Shakula, aka: Śakula, Sakula, Sakulā, Sākulā, Śākula, Sākula; 5 Definition(s)
Shakula means something in Buddhism, Pali, Hinduism, Sanskrit. If you want to know the exact meaning, history, etymology or English translation of this term then check out the descriptions on this page. Add your comment or reference to a book if you want to contribute to this summary article.
The Sanskrit terms Śakula and Śākula can be transliterated into English as Sakula or Shakula, using the IAST transliteration scheme (?).
General definition (in Hinduism)
Śakula (शकुल) in the later Saṃhitās denotes an unknown species of fish.Source: archive.org: Vedic index of Names and Subjects
Theravada (major branch of Buddhism)
1. Sakula Theri. She belonged to a brahmin family of Savatthi and became a believer on seeing the Buddha accept Jetavana. Later, she heard an arahant monk preach, and, being agitated in mind, joined the Order. Having developed insight, she won arahantship. Afterwards the Buddha declared her foremost among nuns in dibbacakkhu (A.i.25).
In the time of Padumuttara Buddha she was Nanda, daughter of King Ananda, and, therefore, half sister of the Buddha. One day she heard the Buddha declare a nun chief among possessors of the heavenly eye and herself wished for similar honour. In the time of Kassapa Buddha she was a brahminee and later became a Paribbajika. One day she offered alms at the Buddhas thupa and kept a lamp burning there all night. She was then reborn in Tavatimsa. Thig. vss.98 101; ThigA.91f.; Ap.ii.569f.; AA.i.199f.
2. Sakula. Sister of Soma. They were both wives of Pasenadi and followers of the Buddha. Once, when Pasenadi was staying at Ujjunna, he went to see the Buddha, and carried to him the greetings of the two queens. M.ii.125f.; MA.ii.757.
3. A tribe mentioned in a nominal list. Ap.ii.358.
4. A city in Mahimsakarattha. J.v.337.
5. A king of Sakula. See the Cullahamsa Jataka. He is identified with Sariputta. J.v.337, 353.Source: Pali Kanon: Pali Proper Names
Theravāda is a major branch of Buddhism having the the Pali canon (tipitaka) as their canonical literature, which includes the vinaya-pitaka (monastic rules), the sutta-pitaka (Buddhist sermons) and the abhidhamma-pitaka (philosophy and psychology).
Languages of India and abroad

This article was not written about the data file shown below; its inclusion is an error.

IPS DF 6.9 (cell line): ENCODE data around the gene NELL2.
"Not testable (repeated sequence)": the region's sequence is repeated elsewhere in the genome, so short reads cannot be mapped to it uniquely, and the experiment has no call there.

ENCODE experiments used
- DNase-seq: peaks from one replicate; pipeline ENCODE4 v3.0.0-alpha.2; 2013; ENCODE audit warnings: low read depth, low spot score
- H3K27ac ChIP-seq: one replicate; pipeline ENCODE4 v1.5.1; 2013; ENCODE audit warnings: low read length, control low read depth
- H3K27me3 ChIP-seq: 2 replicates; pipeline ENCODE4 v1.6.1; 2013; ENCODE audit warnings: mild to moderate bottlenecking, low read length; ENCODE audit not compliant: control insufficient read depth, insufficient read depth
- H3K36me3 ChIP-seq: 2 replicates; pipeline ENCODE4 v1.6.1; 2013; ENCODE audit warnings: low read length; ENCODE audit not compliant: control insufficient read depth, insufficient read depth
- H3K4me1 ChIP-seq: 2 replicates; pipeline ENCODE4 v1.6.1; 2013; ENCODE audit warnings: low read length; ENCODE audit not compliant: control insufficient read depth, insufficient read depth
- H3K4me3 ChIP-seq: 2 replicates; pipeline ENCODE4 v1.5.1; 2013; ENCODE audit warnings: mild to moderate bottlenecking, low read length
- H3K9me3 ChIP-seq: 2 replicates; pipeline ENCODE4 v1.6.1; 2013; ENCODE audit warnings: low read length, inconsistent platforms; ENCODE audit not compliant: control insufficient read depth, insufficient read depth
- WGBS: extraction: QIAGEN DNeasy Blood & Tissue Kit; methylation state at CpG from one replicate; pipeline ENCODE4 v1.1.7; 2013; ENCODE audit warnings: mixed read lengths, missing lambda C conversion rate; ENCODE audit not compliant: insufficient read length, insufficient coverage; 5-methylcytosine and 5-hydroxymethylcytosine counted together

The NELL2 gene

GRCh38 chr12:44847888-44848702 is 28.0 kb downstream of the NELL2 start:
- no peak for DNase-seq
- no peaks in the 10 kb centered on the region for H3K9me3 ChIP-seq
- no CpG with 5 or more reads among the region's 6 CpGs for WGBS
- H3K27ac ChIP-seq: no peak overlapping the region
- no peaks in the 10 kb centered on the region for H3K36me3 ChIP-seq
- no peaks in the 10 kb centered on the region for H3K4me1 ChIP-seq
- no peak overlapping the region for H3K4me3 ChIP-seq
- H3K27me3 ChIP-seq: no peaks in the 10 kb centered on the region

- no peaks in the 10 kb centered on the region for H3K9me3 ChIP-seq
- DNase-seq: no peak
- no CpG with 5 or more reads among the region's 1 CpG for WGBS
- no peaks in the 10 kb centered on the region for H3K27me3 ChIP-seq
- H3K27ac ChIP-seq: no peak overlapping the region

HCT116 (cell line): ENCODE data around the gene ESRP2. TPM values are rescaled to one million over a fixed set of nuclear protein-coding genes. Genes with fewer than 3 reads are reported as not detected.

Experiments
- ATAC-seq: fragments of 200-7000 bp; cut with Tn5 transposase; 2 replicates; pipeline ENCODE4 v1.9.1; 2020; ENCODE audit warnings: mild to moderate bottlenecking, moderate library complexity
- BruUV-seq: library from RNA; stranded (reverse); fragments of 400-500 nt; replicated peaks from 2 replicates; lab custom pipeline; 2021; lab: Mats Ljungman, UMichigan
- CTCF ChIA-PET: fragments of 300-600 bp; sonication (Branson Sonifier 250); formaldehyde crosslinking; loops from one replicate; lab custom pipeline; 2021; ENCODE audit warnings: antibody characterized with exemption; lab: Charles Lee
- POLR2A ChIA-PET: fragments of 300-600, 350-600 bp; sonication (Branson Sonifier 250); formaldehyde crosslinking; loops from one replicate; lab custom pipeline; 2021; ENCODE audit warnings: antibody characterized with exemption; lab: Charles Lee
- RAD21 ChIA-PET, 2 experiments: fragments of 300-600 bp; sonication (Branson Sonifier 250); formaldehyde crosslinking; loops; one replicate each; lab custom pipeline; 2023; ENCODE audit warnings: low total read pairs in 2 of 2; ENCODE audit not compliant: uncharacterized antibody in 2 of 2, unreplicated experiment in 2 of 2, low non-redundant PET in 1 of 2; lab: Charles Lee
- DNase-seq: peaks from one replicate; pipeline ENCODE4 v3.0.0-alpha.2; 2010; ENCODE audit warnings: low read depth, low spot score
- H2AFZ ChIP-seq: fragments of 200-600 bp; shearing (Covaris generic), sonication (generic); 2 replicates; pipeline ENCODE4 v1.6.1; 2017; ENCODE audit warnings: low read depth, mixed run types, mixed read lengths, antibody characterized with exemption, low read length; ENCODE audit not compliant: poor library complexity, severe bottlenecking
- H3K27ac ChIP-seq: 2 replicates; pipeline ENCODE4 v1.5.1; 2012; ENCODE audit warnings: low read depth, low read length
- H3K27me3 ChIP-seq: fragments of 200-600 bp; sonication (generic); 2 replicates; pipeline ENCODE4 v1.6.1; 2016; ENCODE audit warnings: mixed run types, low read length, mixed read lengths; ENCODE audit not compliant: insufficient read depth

Sakula, (cp. Epic Sk. śakula) a kind of fish J. V, 405. (Page 660)Source: Sutta: The Pali Text Society's Pali-English Dictionary
Pali is the language of the Tipiṭaka, which is the sacred canon of Theravāda Buddhism and contains much of the Buddha’s speech. Closeley related to Sanskrit, both languages are used interchangeably between religions.
Śakula (शकुल).—[śak-ulac Uṇ.1.93.] A kind of fish.
Derivable forms: śakulaḥ (शकुलः).
See also (synonyms): śakulī.
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Śākula (शाकुल).—a. Belonging to fish; सप्त वै शाकुलन तु (sapta vai śākulana tu) (māsan pitaraḥ prīyante) Mb.13.88.6.
See also (synonyms): śākulika.
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1) Belonging to a noble family.
2) Belonging to the same family.
3) Having a family.
4) Along with the family.
-laḥ 1 A kinsman.
2) A kind of fish (sakulī also).
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Sākula (साकुल).—a. Perplexed, bewildered.Source: DDSA: The practical Sanskrit-English dictionary
Śakula (शकुल).—mf. (-laḥ-lī) A kind of fish. “śīla”. E. śak to be able, aff. ulac .
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(-laḥ-lā-laṃ) 1. Belonging to a noble family. 2. Belonging the same family. m.
(-laḥ) 1. A Kinsman. 2. A sort of fish; also śakula. E. sa with, kula a family.Source: Cologne Digital Sanskrit Dictionaries: Shabda-Sagara Sanskrit-English Dictionary
Sanskrit, also spelled संस्कृतम् (saṃskṛtam), is an ancient language of India commonly seen as the grandmother of the Indo-European language family. Closely allied with Prakrit and Pali, Sanskrit is more exhaustive in both grammar and terms and has the most extensive collection of literature in the world, greatly surpassing its sister-languages Greek and Latin.
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